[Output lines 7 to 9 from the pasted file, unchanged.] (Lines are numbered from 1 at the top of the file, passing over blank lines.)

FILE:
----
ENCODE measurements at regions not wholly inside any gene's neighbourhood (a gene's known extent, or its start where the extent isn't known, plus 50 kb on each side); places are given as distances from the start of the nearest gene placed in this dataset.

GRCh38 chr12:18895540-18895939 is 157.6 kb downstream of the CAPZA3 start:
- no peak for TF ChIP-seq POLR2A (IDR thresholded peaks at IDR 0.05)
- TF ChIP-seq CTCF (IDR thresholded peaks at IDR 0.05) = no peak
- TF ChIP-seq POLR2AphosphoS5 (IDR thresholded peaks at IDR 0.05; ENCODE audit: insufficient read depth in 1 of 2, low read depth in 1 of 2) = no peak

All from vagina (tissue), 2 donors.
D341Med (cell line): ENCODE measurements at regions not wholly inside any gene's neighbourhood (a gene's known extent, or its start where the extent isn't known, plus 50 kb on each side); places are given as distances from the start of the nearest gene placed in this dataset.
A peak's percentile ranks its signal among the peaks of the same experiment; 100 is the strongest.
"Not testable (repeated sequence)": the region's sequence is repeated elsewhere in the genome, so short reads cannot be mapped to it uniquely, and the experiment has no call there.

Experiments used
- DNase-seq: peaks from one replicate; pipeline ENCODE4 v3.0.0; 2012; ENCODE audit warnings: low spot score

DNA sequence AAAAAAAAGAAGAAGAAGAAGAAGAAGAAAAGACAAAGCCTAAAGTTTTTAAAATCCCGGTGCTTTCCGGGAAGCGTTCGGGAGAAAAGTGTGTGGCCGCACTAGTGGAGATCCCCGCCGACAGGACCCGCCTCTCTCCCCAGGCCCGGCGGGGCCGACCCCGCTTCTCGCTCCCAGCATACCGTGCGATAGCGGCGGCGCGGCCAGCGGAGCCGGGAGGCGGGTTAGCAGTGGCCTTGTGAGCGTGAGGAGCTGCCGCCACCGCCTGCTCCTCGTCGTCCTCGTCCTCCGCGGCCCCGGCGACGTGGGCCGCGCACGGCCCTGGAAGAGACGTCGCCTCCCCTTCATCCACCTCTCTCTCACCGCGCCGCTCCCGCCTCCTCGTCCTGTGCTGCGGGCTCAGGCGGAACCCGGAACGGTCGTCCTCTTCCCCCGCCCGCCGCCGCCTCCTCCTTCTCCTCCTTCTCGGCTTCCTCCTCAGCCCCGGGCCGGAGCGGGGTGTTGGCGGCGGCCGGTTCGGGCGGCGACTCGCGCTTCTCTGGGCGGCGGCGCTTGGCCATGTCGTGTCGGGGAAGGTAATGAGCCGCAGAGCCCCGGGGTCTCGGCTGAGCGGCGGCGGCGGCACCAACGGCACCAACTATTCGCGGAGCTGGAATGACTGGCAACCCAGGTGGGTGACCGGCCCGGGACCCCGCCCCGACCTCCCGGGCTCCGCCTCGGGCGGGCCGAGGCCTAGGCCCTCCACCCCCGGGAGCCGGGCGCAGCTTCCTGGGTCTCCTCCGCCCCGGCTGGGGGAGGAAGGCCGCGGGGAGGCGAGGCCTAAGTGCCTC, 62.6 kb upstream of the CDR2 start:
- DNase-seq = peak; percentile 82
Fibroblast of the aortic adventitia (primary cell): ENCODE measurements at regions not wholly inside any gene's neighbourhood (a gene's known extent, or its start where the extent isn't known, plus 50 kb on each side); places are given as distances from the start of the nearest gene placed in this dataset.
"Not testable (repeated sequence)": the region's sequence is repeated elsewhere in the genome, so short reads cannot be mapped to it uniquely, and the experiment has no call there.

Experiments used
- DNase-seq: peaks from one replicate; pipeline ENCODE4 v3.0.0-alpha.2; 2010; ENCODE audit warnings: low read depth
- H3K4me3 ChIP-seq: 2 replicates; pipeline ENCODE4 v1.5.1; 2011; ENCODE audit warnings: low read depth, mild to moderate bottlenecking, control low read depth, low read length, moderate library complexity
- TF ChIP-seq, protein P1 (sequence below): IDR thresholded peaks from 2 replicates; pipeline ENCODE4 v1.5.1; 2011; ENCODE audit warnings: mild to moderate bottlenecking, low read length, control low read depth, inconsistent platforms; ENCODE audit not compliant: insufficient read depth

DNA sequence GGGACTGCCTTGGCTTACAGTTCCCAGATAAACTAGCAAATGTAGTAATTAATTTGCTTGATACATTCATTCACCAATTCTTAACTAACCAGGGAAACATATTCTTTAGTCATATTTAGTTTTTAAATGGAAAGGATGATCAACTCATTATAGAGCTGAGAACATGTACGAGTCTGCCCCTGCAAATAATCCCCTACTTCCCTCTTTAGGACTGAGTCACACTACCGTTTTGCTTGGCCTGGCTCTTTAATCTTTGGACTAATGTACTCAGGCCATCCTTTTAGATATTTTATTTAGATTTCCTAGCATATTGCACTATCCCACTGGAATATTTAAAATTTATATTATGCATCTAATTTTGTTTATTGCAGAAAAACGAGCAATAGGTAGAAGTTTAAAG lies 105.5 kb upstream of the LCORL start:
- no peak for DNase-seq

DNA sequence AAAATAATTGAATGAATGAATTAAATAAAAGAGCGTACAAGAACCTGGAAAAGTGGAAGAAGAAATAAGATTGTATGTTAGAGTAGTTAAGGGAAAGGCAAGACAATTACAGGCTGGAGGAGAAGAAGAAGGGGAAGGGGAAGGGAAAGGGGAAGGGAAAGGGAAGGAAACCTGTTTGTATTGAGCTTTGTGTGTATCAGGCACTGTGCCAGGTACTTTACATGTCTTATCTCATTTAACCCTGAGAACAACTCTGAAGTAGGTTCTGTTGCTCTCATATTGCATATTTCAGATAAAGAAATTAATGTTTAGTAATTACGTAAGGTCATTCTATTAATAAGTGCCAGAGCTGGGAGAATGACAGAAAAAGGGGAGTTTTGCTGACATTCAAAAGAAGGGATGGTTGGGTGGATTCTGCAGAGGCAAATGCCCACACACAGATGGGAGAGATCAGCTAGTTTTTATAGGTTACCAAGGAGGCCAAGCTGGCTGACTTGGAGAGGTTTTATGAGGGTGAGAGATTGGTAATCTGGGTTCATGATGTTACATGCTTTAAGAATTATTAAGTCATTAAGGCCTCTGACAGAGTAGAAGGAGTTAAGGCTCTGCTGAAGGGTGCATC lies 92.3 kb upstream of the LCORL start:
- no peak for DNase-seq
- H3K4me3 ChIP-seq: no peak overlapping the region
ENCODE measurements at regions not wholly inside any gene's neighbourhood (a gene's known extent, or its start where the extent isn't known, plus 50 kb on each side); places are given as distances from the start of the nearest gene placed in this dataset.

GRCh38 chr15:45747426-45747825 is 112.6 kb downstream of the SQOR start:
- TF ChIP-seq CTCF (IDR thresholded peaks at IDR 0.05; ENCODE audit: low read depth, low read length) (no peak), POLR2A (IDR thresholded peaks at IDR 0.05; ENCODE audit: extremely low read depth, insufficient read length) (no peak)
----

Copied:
D341Med (cell line): ENCODE measurements at regions not wholly inside any gene's neighbourhood (a gene's known extent, or its start where the extent isn't known, plus 50 kb on each side); places are given as distances from the start of the nearest gene placed in this dataset.
A peak's percentile ranks its signal among the peaks of the same experiment; 100 is the strongest.
"Not testable (repeated sequence)": the region's sequence is repeated elsewhere in the genome, so short reads cannot be mapped to it uniquely, and the experiment has no call there.